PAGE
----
What is K-means clustering? K-means clustering is a method used to group data points into disjoint groups, with the goal that we want points within the same group to be as close to each other as possible. In other words, you want to take a dataset that looks like this:
And use K-means clustering to create groupings, so now you have this:
Using this method, the authors made a classification of monthly occupancy status for each household, and then, the authors used all of these classifications to get an estimate of monthly “regional housing vitality” (i.e. number of occupied houses in a region) for Pudong.
You don’t have the data you want: Part 2
Now we can estimate housing vitality using energy data! This was great, except that the authors ran into a problem – the other districts in Shanghai did not have publicly available energy consumption data. They couldn’t use their model, and it felt like they’re back at square one. This was kind of true, but not entirely true. Now, they had housing vitality measurements for Pudong. They could use this to fit a model based off other data, and then use this new model to predict housing vitality in other districts.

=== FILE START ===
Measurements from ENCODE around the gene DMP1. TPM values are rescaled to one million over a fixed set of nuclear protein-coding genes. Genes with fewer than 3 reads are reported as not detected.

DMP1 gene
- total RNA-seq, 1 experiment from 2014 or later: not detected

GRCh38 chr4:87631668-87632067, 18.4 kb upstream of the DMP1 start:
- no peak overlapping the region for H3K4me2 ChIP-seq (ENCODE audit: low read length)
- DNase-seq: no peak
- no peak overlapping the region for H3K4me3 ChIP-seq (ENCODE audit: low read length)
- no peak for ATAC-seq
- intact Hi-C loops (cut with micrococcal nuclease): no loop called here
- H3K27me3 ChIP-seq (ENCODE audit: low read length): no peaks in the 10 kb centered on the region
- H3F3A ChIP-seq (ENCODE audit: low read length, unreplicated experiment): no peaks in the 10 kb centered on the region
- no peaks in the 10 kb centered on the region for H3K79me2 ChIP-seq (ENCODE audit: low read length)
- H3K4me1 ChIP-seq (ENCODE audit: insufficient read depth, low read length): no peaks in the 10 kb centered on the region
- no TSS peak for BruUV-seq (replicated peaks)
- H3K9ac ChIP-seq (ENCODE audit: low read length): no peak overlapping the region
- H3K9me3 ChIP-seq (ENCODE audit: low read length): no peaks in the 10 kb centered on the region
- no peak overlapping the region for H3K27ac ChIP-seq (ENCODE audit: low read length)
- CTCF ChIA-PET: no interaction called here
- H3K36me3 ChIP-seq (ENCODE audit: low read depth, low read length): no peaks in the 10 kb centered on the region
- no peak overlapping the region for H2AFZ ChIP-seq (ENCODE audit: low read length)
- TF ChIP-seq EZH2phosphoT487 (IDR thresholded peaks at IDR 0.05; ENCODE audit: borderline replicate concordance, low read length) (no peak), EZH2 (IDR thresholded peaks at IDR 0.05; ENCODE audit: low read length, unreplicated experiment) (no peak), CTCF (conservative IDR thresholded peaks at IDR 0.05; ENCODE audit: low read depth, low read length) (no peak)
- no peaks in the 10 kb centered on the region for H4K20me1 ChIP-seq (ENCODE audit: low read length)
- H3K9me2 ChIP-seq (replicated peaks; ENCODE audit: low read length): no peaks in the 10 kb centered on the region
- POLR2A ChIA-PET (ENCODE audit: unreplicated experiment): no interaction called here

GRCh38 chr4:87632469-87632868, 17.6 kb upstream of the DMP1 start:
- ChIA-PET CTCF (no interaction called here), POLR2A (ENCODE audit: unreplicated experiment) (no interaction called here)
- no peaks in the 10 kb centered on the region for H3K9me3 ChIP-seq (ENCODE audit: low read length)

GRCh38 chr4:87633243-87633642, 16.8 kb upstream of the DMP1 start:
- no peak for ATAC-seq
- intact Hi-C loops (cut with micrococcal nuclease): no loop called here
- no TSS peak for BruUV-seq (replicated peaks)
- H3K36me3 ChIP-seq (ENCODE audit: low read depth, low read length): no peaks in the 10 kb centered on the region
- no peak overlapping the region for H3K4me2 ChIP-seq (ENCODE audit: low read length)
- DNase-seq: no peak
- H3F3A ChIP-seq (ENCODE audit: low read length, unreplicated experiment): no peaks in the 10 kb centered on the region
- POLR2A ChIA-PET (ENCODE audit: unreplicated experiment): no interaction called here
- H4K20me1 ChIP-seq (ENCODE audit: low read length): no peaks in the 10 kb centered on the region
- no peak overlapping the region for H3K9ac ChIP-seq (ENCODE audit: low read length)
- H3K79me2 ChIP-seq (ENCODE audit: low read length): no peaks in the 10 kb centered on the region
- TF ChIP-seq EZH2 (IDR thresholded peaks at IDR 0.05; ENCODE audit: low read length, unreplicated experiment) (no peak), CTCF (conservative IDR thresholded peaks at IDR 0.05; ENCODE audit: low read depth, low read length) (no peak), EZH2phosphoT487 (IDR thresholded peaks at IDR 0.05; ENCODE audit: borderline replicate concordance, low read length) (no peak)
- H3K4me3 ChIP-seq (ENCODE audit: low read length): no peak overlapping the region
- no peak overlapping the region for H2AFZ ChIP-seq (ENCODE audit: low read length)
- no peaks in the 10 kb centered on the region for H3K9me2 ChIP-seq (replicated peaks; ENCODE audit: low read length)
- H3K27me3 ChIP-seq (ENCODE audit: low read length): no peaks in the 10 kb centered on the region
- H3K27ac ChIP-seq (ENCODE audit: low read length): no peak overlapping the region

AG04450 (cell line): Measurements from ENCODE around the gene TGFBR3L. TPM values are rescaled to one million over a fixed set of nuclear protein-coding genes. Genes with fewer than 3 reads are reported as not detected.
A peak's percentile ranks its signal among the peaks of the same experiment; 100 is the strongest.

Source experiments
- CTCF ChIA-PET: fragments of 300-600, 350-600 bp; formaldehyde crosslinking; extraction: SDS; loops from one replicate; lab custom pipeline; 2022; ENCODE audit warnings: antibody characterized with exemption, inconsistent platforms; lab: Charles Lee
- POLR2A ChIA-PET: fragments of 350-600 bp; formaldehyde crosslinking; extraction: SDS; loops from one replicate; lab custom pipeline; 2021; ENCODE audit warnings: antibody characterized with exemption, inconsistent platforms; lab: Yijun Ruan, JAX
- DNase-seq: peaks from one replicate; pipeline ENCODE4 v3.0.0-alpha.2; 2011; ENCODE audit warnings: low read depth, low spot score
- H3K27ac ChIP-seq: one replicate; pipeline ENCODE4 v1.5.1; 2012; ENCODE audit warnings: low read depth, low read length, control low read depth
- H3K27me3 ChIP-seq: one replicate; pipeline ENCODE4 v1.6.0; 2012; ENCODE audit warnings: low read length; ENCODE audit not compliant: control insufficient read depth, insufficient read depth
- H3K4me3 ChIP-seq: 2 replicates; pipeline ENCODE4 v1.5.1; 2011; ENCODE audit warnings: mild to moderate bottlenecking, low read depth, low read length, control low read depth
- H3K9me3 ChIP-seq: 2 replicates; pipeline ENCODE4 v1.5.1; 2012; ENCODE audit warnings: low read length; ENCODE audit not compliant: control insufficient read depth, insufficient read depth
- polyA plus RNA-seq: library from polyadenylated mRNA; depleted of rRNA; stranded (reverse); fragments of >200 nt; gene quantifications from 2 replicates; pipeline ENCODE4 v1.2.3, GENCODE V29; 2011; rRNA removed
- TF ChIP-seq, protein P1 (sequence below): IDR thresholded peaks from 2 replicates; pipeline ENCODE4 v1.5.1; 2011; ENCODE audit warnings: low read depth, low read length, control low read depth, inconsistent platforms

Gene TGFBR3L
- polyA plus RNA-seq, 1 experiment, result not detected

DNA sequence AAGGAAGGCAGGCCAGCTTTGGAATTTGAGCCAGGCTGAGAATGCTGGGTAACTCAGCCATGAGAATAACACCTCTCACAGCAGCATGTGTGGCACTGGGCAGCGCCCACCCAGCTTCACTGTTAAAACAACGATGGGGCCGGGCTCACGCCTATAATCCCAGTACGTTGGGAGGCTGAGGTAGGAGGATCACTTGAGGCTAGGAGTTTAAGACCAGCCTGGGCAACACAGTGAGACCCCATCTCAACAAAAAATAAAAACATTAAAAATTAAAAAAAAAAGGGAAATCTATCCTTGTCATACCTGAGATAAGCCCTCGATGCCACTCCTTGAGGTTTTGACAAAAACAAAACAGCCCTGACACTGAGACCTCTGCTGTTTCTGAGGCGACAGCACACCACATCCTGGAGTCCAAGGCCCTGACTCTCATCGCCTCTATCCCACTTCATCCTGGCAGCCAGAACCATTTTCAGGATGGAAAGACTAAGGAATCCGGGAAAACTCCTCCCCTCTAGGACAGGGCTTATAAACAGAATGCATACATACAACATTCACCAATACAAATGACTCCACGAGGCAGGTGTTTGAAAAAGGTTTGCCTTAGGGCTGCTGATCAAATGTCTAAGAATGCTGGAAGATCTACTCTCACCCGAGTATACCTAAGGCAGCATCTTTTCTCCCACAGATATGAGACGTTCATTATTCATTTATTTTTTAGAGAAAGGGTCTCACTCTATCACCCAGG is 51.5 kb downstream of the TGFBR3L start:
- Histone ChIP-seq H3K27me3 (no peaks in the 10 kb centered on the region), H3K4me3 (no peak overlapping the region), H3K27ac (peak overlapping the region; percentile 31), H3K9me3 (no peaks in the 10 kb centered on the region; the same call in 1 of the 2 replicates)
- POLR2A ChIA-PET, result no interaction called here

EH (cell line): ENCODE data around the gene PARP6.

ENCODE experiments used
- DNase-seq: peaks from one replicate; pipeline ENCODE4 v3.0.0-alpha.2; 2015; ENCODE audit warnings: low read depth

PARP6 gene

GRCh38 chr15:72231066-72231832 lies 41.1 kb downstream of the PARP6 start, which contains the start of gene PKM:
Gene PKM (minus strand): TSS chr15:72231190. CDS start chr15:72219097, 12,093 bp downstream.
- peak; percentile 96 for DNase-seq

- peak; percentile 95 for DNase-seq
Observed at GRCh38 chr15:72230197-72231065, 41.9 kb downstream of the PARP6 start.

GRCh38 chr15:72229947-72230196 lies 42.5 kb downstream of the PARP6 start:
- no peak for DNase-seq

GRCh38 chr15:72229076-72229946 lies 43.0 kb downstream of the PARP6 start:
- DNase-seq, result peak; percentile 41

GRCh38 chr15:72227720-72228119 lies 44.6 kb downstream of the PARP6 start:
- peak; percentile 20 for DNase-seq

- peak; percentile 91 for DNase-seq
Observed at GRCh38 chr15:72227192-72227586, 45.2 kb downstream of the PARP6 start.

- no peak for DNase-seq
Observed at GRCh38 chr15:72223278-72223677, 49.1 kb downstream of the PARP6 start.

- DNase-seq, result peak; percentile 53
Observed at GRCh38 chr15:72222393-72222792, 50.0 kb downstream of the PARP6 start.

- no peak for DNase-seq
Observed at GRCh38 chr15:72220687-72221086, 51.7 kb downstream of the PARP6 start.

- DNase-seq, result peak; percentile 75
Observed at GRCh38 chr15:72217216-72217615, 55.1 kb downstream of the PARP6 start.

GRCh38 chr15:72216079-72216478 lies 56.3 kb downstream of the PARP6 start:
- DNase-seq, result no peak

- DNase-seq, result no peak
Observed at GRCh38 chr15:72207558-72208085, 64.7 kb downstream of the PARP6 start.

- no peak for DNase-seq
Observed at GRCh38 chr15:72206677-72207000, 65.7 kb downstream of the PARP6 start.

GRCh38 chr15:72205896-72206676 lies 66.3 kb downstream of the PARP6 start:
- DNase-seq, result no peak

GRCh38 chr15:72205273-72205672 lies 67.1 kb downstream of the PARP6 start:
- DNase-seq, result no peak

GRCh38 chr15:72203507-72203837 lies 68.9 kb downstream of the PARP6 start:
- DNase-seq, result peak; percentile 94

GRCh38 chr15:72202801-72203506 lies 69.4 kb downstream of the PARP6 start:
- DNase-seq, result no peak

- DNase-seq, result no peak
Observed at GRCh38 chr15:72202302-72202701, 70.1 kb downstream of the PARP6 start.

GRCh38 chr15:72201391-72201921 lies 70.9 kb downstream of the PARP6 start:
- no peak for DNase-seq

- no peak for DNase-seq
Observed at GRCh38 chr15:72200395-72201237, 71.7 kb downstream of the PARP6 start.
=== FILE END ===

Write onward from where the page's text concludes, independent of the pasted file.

This brings us to the second dataset the authors used – nightlight data. To create this dataset, satellite images were collected and divided into grids. For each cell in each grid, there was a brightness measurement. Brightness measurements were collected every month from January 2014 to April 2016. Like energy consumption, they expected brightness level at night to be a good proxy for the housing vitality of an area.
The third and final dataset the authors used was land-use data. This dataset consisted of classifications describing the land and its usage, (e.g. fields, water, rural, urban). The authors felt that this data could be informative of population density. Combining this with the nightlight data gave them more information on an area of land and what its potential housing vitality could be.